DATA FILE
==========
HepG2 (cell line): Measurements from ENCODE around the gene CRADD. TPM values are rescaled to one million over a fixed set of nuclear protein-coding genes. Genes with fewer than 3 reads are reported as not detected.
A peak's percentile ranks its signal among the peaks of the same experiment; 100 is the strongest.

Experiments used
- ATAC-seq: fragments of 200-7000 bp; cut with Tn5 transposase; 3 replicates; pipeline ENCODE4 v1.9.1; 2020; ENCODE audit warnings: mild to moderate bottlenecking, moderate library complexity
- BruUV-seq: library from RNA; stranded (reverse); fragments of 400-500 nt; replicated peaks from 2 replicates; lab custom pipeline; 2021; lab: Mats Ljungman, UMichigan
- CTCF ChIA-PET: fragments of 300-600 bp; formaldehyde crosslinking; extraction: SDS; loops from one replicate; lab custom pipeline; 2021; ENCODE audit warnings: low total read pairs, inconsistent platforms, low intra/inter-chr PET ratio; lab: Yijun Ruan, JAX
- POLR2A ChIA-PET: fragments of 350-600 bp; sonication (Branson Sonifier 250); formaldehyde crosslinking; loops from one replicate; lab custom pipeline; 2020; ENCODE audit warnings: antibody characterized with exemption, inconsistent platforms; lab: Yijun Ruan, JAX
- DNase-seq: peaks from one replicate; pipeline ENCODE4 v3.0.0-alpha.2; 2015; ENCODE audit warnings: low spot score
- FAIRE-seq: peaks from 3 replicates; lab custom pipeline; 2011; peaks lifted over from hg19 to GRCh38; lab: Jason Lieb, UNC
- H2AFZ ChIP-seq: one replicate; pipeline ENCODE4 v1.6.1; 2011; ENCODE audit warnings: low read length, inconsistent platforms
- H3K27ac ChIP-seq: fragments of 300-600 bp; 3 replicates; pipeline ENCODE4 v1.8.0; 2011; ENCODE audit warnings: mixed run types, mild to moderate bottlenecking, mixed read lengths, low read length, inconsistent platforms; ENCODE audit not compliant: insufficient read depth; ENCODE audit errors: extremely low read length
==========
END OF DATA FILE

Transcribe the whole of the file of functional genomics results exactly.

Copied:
HepG2 (cell line): Measurements from ENCODE around the gene CRADD. TPM values are rescaled to one million over a fixed set of nuclear protein-coding genes. Genes with fewer than 3 reads are reported as not detected.
A peak's percentile ranks its signal among the peaks of the same experiment; 100 is the strongest.

Experiments used
- ATAC-seq: fragments of 200-7000 bp; cut with Tn5 transposase; 3 replicates; pipeline ENCODE4 v1.9.1; 2020; ENCODE audit warnings: mild to moderate bottlenecking, moderate library complexity
- BruUV-seq: library from RNA; stranded (reverse); fragments of 400-500 nt; replicated peaks from 2 replicates; lab custom pipeline; 2021; lab: Mats Ljungman, UMichigan
- CTCF ChIA-PET: fragments of 300-600 bp; formaldehyde crosslinking; extraction: SDS; loops from one replicate; lab custom pipeline; 2021; ENCODE audit warnings: low total read pairs, inconsistent platforms, low intra/inter-chr PET ratio; lab: Yijun Ruan, JAX
- POLR2A ChIA-PET: fragments of 350-600 bp; sonication (Branson Sonifier 250); formaldehyde crosslinking; loops from one replicate; lab custom pipeline; 2020; ENCODE audit warnings: antibody characterized with exemption, inconsistent platforms; lab: Yijun Ruan, JAX
- DNase-seq: peaks from one replicate; pipeline ENCODE4 v3.0.0-alpha.2; 2015; ENCODE audit warnings: low spot score
- FAIRE-seq: peaks from 3 replicates; lab custom pipeline; 2011; peaks lifted over from hg19 to GRCh38; lab: Jason Lieb, UNC
- H2AFZ ChIP-seq: one replicate; pipeline ENCODE4 v1.6.1; 2011; ENCODE audit warnings: low read length, inconsistent platforms
- H3K27ac ChIP-seq: fragments of 300-600 bp; 3 replicates; pipeline ENCODE4 v1.8.0; 2011; ENCODE audit warnings: mixed run types, mild to moderate bottlenecking, mixed read lengths, low read length, inconsistent platforms; ENCODE audit not compliant: insufficient read depth; ENCODE audit errors: extremely low read length